Debate Magazine

Killer Arguments Against LVT, Not (466)

Posted on the 27 July 2019 by Markwadsworth @Mark_Wadsworth

My self-appointed tormentor emailed me a link to this.
His KLNs kick off with this:
There are precisely three reasons for any tax or subsidy. They are:
1. To directly affect the welfare of the recipient. (Money has a decreasing marginal utility, so you generally want an extremely progressive wealth tax, with redistribution to poorer citizens.)
2. To address an externality (Pigovian taxes/subsidies).
3. Because the income was unearned, thus taxing it away won’t distort incomes. (Incredibly minor in significance compared to the first two.)

Nope, those are actually reasons #2, #3 and #4.
#1, the only one which really matters, is that the rental value of any plot of land is a good approximation of the value of the services provided by society in general (or the burdens placed on them) and the value of government spending which benefits that particular plot.
Therefore it seems fair and reasonable to fund public services out of an annual charge on the rental value of each plot of land ("user pays"), with a corresponding reduction in taxes on "everybody else", i.e. reductions in sales taxes and payroll taxes (and ultimately, reductions in income tax or corporation tax in the narrow sense, but that is not quite so urgent).
Rather neatly, LVT also ticks boxes #2, #3 and #4. These are welcome bonuses, but not really central to the debate.
Once you have understood this, all his KLNs melt away:
Even if we ignore the differential marginal utility of wealth, and buy the argument that we want to tax “unearned” wealth, an LVT effectively becomes a random tax on a name picked out of the phone book.
For instance, suppose Alice buys land at a value of X. It appreciates to X+Y. Then she sells it to Bob for X+Y. Then the LVT goes into effect. Bob suddenly loses the assessed net present value of all future LVT payments, i.e. Y. If he sells it to Eve, she pays X, not X+Y.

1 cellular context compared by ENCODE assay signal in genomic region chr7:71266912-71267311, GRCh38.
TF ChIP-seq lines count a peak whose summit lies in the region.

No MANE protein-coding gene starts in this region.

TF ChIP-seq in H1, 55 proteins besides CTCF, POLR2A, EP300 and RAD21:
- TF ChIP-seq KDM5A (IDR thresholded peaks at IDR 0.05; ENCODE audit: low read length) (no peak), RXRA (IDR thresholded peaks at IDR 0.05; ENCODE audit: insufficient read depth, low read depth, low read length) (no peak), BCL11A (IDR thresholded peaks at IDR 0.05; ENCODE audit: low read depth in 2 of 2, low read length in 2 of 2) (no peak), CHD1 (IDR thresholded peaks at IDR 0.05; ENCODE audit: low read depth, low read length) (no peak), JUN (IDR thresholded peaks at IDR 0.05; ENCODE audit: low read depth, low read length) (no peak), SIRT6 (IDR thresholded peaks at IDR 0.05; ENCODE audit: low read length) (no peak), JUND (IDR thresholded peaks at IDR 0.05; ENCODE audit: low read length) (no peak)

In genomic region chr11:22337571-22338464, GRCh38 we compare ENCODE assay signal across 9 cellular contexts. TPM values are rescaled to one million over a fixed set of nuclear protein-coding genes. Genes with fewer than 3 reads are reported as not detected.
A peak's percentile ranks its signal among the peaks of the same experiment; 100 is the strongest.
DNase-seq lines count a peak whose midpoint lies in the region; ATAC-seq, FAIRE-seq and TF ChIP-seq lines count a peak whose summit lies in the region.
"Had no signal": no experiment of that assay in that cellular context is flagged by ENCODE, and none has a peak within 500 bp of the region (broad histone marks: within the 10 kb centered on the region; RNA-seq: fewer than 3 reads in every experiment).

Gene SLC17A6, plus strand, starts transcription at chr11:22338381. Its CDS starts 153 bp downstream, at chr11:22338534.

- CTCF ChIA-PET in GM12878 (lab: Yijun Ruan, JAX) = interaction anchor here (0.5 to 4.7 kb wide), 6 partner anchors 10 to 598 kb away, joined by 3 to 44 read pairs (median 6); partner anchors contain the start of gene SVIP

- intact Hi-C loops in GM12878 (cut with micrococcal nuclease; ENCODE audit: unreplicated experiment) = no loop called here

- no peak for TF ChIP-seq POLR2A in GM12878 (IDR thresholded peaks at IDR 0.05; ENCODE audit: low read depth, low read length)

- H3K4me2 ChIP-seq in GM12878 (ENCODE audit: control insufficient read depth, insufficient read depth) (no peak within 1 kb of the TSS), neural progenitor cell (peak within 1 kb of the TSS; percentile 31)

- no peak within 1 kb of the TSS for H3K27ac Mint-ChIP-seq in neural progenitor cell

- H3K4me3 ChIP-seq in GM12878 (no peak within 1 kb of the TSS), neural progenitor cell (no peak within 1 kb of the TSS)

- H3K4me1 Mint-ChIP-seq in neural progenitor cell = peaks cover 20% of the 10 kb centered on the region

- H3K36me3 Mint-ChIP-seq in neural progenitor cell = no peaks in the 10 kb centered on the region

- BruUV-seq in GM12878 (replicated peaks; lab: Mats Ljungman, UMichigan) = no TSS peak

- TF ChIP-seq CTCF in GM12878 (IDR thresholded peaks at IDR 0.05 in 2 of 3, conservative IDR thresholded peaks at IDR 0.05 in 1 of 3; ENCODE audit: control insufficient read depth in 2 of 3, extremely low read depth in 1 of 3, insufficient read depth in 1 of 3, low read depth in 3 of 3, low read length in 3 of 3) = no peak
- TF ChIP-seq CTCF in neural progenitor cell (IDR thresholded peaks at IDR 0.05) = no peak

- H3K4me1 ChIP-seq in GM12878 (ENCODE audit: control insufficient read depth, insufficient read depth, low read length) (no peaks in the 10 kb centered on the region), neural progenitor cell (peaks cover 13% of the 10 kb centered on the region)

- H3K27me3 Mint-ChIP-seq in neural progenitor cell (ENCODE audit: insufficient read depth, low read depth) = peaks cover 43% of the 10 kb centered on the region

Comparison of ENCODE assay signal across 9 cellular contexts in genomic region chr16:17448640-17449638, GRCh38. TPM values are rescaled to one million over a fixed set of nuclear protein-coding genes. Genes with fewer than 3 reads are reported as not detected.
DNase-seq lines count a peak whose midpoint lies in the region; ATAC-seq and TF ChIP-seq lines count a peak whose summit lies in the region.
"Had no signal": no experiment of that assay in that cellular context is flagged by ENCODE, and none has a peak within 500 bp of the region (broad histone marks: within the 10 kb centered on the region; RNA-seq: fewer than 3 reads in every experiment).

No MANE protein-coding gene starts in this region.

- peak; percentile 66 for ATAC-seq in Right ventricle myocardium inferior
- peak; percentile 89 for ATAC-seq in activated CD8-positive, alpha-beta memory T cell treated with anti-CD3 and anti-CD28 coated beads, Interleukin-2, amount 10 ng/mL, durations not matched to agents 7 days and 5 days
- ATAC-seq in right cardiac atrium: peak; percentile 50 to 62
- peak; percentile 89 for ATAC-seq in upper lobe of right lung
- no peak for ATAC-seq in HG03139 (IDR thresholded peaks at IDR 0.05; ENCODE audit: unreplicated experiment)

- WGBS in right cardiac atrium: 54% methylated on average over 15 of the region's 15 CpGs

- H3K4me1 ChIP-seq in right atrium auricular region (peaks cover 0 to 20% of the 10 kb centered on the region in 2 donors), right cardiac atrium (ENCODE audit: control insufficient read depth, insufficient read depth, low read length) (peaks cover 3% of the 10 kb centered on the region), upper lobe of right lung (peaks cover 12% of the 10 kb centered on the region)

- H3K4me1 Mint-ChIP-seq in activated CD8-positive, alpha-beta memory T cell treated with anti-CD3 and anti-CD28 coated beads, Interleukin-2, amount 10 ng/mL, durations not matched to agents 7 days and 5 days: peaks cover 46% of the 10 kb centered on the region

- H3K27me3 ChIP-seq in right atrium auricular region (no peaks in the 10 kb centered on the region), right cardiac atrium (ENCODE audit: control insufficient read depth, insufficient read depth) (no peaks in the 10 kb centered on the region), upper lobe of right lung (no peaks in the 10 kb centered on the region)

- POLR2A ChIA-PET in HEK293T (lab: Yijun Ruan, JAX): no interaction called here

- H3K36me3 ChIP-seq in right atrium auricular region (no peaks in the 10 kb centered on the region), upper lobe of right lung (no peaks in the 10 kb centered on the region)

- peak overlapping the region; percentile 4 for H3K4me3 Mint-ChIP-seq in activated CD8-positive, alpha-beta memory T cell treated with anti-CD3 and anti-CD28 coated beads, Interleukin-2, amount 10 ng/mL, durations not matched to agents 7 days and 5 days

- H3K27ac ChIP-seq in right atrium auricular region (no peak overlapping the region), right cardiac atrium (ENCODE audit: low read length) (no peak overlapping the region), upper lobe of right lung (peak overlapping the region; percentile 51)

So in effect, 100% of the LVT is paid by Bob. So an LVT is effectively just a one-time tax on the poor sap who happens to own the land when it goes into effect. You might as well throw darts at a map and tax the targeted household by some arbitrary amount of money.

It's not a one-time tax on Bob and not arbitrary in the slightest. It is an annual user charge payable by all current and future owners of any plot of land. The selling price of land is the value of all the future tax-free benefits which the purchaser expected to receive by owning it, i.e. the value of all the future taxes which "everybody else" will pay (and the future burden placed on "everybody else").
"Everybody else" was not party to the contract by which Bob bought from Alice and is under no moral or legal obligation to pay for Bob's (or Eve's) future benefits. "Everybody else" could stop paying tax completely by simply moving abroad, and what would Bob or Eve do then?
So Bob made a gamble - expecting that the government would force "everybody else" to pay for his benefits in perpetuity - and Bob lost. The buck has to stop somewhere. Chances are that Bob will end up paying less tax overall, assuming he's still working or running a business.
And if it were a one-off tax, which it isn't, then that's an argument in favour of LVT - it means that in future, we will all be living tax-free, including Bob.